Taking stock

“That’s three P-1 bugs this week, Bill.”

“Yes sir, I know.”

“All the managers had a meeting about it this morning. So . . . how do you want to do this? Go the HR route, or –”

“I’ll take the Yard.”

“You’re sure?”

“I talked it over with my family last night. Yes, I’m sure.”

“Right. Just between you and me, I’m happy you made that choice.”

“I don’t want to let the team down, with this final push. And all.”

“Okay, I’ll call security.”


HugeSoft’s pillory is located on the main campus to one side of the famous soccer field, near the center line, on a little mound raised up and covered with grass. It is easily visible and strategic to one of the company’s largest cafeterias. There are no trees, and there is usually no shade until late afternoon. It is a point of debate whether a day on the mound is easier in warm weather, or during one of the frequent rainy days in the area where HugeSoft is located. Three posts are set in a line, about ten feet apart. Usually only one or two are occupied. During heavy ship cycles there are waiting lists.

You’re tied up most of the day. The stint starts around 8am. HR meticulously video tapes the entire ordeal, from the traditional walk past the CEO’s office to the finishing-up dunking ceremony in the fountains. Anyone can say a safe word and be released immediately, no questions asked. Only half a dozen people have done this. People are led to a post and loosely tied to it; water is at hand, and on hot days sun-screen is applied. If it gets over 80, it’s over. It’s not the Middle Ages or early Colonial America, it’s no picnic, but it’s also not a joke.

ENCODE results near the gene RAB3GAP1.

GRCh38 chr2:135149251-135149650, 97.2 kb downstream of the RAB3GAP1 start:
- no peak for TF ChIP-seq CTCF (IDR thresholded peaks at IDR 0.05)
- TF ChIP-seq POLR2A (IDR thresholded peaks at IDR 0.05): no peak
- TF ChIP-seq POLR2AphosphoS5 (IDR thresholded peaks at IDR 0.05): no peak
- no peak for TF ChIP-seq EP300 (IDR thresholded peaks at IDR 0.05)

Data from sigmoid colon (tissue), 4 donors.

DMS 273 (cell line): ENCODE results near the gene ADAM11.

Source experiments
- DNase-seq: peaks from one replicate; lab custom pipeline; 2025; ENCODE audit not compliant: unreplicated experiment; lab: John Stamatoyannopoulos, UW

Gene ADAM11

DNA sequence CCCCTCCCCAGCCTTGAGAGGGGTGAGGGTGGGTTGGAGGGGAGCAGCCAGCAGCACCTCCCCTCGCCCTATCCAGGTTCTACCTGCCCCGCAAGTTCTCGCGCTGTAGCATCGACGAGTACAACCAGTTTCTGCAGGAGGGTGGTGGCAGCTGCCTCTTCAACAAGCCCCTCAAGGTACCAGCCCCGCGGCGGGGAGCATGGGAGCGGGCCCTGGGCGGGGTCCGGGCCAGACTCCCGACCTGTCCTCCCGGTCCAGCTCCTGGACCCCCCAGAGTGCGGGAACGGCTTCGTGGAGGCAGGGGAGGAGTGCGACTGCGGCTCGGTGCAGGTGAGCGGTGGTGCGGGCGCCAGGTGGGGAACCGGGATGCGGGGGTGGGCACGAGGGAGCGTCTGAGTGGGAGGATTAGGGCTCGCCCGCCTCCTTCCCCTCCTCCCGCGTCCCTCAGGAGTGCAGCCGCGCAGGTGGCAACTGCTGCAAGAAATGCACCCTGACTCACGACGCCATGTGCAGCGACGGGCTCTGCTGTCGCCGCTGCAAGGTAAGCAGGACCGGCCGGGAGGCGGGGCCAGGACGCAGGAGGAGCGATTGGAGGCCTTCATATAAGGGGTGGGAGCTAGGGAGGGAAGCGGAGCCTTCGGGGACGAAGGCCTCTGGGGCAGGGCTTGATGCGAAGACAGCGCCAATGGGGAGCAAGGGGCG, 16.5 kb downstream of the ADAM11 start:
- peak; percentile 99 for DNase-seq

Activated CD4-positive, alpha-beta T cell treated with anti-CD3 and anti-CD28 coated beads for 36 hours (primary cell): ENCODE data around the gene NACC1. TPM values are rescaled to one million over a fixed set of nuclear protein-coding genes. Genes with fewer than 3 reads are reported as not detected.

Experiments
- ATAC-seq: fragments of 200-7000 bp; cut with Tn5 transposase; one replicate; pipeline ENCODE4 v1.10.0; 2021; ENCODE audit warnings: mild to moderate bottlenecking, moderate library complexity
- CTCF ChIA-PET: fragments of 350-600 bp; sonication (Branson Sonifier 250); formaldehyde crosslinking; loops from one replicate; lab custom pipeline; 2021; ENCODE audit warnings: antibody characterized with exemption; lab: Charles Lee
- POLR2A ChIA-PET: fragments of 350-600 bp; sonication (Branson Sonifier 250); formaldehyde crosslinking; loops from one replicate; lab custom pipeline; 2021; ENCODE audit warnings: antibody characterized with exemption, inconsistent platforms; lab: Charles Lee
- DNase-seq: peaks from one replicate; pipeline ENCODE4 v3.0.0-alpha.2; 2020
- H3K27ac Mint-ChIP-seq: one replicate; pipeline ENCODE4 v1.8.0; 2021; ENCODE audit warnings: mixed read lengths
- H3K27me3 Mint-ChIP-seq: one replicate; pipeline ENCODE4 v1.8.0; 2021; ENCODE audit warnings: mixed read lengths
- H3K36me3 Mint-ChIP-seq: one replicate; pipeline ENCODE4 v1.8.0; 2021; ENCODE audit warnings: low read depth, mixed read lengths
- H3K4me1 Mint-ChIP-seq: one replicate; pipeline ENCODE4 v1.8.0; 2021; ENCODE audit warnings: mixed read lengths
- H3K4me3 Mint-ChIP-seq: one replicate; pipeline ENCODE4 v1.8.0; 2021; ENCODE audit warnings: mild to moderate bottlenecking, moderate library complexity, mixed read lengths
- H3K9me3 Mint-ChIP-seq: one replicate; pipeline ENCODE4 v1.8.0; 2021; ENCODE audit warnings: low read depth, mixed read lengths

Bob Kneeth is a Vice President. Sundar V. is a high-level engineer. Both of them have spent a day out in The Yard.

“You can easily have a bad month,” says Kneeth, “Everybody does now and then. You break the build a couple of times because you tried a shortcut and it backfired. Or you’re not getting enough sleep; that happens a lot. Then your boss and HR show up in your cubical, and frankly it’s kind of a relief.”

Sundar: “It’s really catharsis. If they wanted to get rid of you, they’d just fire your ass, and frankly that’d be a lot easier and cheaper. This tells the rest of company, ‘These guys, they fucked up. But they’re worth saving. Pay attention to what you do, because quality matters.'”

Kneeth (laughing): “The only really bad time is around lunch, when they throw stuff at you. HR’s there to make sure you don’t get hurt, and there are plenty of foam toys, but they can throw food at you if they want to.”

Sundar: “Mexican day is the worst.”

Kneeth: “Some people have allergies, and there are signs saying what you can toss.”

Sundar: “Yeah. I got off easy, because I’m vegan. One of my buddies is Jewish, and no one knew what the devil to toss at him because HR decided bagels were too hard.”


In the engineering groups it is traditional to bring a change of clothes and pull an all-nighter after spending the day on the Yard. In the morning, HR comes by and all records of the event are erased. It didn’t happen.

“It’s both funny and not funny at all,” says an anonymous engineer. “It’s a serious quality thing, and if you’ve been out there more than twice you’re probably going to be out on the street after that. But everyone makes mistakes, and this is a way of acknowledging that we’re human, and that even serious mistakes can be forgiven.”

Author: landon

My mom thinks I'm in high tech.

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